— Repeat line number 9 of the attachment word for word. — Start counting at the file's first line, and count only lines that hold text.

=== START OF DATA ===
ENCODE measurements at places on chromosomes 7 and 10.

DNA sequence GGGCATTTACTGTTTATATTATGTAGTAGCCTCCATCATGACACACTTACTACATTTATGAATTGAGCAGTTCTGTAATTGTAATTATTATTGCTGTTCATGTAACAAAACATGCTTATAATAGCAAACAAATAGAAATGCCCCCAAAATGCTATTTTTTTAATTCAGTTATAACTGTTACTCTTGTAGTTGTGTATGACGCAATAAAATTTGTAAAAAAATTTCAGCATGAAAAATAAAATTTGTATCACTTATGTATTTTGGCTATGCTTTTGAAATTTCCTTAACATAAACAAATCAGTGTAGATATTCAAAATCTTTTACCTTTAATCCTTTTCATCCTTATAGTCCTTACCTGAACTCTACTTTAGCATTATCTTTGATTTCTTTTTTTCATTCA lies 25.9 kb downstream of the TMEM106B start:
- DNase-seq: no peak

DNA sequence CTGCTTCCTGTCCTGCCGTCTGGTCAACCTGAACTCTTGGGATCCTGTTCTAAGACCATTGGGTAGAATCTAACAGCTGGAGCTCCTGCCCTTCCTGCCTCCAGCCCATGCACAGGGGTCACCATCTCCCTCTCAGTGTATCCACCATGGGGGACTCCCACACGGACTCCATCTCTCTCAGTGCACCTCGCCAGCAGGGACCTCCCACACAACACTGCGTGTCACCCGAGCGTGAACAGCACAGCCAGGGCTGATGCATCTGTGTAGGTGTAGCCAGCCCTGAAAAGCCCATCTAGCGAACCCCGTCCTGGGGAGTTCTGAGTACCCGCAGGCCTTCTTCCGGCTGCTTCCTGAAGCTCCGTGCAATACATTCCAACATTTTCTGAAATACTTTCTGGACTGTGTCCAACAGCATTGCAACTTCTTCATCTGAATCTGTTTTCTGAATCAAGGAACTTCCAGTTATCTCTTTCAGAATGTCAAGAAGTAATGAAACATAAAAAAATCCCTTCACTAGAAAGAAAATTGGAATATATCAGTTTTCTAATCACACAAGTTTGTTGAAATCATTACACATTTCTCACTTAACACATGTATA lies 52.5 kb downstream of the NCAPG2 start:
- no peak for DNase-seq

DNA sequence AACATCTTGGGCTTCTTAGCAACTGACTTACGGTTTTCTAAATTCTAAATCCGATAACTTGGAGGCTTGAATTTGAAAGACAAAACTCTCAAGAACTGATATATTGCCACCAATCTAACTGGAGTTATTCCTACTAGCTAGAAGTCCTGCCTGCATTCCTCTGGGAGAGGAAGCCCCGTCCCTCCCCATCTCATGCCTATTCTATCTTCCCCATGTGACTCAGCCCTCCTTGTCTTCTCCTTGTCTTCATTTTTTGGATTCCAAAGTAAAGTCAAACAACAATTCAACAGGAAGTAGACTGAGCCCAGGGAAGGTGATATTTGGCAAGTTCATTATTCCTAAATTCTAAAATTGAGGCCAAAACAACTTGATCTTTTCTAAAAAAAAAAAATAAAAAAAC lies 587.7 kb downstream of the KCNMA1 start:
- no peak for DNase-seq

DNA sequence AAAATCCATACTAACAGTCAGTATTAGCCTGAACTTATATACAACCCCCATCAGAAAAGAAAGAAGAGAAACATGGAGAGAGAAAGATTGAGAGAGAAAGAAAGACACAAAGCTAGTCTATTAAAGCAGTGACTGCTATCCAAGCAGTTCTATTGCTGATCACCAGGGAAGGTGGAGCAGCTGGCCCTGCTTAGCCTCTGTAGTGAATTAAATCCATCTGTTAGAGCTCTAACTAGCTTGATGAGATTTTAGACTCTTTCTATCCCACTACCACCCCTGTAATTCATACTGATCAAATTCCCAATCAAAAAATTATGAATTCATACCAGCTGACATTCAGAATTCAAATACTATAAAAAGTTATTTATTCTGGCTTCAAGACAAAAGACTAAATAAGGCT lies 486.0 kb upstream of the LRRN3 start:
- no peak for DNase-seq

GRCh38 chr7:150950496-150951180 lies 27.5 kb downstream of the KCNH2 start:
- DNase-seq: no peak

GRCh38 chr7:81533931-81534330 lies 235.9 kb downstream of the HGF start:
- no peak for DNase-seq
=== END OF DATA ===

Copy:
- no peak for DNase-seq